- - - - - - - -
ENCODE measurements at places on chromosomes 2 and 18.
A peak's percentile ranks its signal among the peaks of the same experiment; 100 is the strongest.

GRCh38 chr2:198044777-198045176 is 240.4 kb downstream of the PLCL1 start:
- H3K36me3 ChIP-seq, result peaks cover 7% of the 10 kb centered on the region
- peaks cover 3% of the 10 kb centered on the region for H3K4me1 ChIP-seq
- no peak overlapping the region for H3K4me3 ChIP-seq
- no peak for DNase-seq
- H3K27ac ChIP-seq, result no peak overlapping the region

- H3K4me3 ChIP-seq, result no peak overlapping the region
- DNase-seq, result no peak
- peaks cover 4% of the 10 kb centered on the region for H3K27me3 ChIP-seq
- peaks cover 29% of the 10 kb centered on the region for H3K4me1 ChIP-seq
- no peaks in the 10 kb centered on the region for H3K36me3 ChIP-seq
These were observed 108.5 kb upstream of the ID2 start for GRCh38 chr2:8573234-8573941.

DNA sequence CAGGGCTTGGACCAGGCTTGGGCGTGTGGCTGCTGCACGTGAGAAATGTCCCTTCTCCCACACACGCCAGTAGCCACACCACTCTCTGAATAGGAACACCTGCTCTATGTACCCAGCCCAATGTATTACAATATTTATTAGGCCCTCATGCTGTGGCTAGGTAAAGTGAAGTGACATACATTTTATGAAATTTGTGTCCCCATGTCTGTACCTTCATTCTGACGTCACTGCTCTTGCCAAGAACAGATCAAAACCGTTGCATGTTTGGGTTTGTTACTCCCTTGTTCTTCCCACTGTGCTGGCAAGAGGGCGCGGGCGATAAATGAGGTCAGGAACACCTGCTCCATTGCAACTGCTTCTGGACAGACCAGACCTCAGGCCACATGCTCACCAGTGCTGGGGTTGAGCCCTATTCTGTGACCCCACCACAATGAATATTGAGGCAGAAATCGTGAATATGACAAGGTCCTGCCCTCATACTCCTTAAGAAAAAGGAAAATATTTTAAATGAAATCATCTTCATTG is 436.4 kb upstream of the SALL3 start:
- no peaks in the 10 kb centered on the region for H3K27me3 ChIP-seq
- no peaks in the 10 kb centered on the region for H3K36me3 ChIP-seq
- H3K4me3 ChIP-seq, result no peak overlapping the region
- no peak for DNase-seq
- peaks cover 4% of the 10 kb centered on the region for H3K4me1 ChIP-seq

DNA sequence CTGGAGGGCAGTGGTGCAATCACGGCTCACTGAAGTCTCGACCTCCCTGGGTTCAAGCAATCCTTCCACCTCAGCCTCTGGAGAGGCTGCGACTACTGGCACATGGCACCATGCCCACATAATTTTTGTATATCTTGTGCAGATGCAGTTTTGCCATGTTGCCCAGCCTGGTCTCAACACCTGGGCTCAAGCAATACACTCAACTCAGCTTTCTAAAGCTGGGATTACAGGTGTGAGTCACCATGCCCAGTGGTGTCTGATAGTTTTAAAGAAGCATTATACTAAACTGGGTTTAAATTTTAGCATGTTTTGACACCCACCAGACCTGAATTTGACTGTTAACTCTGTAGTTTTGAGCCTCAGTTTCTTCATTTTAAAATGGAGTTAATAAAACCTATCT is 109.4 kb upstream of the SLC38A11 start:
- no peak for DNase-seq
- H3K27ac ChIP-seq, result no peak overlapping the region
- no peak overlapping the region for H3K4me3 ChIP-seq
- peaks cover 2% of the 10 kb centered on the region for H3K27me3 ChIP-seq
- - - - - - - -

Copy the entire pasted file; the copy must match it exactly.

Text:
ENCODE measurements at places on chromosomes 2 and 18.
A peak's percentile ranks its signal among the peaks of the same experiment; 100 is the strongest.

GRCh38 chr2:198044777-198045176 is 240.4 kb downstream of the PLCL1 start:
- H3K36me3 ChIP-seq, result peaks cover 7% of the 10 kb centered on the region
- peaks cover 3% of the 10 kb centered on the region for H3K4me1 ChIP-seq
- no peak overlapping the region for H3K4me3 ChIP-seq
- no peak for DNase-seq
- H3K27ac ChIP-seq, result no peak overlapping the region

- H3K4me3 ChIP-seq, result no peak overlapping the region
- DNase-seq, result no peak
- peaks cover 4% of the 10 kb centered on the region for H3K27me3 ChIP-seq
- peaks cover 29% of the 10 kb centered on the region for H3K4me1 ChIP-seq
- no peaks in the 10 kb centered on the region for H3K36me3 ChIP-seq
These were observed 108.5 kb upstream of the ID2 start for GRCh38 chr2:8573234-8573941.

DNA sequence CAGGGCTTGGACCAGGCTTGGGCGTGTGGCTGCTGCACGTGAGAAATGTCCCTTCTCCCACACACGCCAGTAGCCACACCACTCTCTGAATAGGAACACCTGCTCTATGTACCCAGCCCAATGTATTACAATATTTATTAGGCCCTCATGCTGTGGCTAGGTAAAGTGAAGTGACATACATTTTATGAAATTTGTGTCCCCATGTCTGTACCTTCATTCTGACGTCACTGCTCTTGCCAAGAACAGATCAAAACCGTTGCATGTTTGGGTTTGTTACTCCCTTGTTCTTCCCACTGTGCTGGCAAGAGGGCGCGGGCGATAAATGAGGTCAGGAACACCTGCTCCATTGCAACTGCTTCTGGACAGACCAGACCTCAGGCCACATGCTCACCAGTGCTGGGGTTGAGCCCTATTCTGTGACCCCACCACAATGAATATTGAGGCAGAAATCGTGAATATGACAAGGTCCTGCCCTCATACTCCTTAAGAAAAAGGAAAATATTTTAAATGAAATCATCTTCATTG is 436.4 kb upstream of the SALL3 start:
- no peaks in the 10 kb centered on the region for H3K27me3 ChIP-seq
- no peaks in the 10 kb centered on the region for H3K36me3 ChIP-seq
- H3K4me3 ChIP-seq, result no peak overlapping the region
- no peak for DNase-seq
- peaks cover 4% of the 10 kb centered on the region for H3K4me1 ChIP-seq

DNA sequence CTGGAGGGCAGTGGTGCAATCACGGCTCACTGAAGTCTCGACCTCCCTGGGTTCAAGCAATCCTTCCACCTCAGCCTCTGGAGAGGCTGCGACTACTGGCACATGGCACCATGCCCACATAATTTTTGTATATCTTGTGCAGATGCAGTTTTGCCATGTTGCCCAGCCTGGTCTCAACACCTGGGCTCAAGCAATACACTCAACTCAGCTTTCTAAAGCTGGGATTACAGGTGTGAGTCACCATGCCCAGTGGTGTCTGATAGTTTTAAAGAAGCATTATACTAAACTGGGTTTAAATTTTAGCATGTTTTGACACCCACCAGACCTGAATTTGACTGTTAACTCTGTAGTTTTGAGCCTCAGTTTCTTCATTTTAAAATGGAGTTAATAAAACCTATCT is 109.4 kb upstream of the SLC38A11 start:
- no peak for DNase-seq
- H3K27ac ChIP-seq, result no peak overlapping the region
- no peak overlapping the region for H3K4me3 ChIP-seq
- peaks cover 2% of the 10 kb centered on the region for H3K27me3 ChIP-seq